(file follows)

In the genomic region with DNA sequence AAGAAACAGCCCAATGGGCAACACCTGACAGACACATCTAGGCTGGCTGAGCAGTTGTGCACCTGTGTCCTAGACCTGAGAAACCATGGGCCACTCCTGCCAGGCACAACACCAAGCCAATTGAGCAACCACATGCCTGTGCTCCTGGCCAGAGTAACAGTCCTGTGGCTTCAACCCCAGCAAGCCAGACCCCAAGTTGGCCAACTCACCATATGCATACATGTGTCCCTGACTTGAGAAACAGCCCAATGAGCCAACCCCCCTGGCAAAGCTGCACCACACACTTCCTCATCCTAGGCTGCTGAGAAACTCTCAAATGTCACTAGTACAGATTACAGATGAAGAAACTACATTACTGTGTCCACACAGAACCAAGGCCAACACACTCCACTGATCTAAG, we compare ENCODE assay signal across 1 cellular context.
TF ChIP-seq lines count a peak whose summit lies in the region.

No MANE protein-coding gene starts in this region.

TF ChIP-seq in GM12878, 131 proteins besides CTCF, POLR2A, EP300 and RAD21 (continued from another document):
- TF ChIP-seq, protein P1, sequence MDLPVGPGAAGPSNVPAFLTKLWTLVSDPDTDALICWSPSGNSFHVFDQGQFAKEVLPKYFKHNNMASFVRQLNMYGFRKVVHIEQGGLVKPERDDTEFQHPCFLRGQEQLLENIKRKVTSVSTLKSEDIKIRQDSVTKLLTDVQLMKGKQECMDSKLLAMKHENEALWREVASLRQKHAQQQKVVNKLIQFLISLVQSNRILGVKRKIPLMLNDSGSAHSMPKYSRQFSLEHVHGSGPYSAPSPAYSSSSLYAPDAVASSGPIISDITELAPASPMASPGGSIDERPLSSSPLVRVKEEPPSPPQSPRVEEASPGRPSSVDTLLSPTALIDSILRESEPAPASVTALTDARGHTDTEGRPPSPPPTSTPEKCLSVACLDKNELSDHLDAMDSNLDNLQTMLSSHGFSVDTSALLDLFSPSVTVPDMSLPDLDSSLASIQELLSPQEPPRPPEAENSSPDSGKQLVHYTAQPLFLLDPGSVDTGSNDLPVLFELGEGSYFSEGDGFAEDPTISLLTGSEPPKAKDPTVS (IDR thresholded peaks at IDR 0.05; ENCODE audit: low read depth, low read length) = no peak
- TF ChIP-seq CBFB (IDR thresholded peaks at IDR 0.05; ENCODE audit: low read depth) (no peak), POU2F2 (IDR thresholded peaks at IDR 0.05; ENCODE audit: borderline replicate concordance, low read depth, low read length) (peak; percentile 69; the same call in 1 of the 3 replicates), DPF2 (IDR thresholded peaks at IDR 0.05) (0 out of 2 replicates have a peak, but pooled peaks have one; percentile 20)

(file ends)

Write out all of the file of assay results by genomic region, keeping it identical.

In the genomic region with DNA sequence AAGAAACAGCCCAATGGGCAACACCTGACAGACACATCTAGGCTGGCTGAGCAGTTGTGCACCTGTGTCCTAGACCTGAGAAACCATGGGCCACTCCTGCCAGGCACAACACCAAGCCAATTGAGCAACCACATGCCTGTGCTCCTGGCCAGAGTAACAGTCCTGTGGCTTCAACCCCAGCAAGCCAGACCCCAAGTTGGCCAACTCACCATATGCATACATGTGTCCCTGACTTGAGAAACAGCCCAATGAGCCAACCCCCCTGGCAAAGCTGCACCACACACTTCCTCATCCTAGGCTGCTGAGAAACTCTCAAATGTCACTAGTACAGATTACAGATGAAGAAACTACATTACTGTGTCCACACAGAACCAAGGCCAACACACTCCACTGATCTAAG, we compare ENCODE assay signal across 1 cellular context.
TF ChIP-seq lines count a peak whose summit lies in the region.

No MANE protein-coding gene starts in this region.

TF ChIP-seq in GM12878, 131 proteins besides CTCF, POLR2A, EP300 and RAD21 (continued from another document):
- TF ChIP-seq, protein P1, sequence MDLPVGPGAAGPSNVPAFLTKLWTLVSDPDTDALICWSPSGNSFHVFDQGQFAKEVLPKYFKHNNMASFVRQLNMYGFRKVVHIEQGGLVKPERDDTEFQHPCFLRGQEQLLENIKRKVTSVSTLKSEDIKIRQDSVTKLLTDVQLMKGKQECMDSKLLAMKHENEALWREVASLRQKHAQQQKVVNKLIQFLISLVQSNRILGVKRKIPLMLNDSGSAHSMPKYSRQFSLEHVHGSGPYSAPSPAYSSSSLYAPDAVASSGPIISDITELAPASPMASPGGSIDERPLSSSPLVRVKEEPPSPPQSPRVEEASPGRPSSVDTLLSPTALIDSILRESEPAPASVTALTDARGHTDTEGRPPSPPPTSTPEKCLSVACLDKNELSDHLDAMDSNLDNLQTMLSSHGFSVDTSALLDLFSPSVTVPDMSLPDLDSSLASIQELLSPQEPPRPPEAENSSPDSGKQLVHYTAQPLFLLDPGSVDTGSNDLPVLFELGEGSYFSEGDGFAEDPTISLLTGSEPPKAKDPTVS (IDR thresholded peaks at IDR 0.05; ENCODE audit: low read depth, low read length) = no peak
- TF ChIP-seq CBFB (IDR thresholded peaks at IDR 0.05; ENCODE audit: low read depth) (no peak), POU2F2 (IDR thresholded peaks at IDR 0.05; ENCODE audit: borderline replicate concordance, low read depth, low read length) (peak; percentile 69; the same call in 1 of the 3 replicates), DPF2 (IDR thresholded peaks at IDR 0.05) (0 out of 2 replicates have a peak, but pooled peaks have one; percentile 20)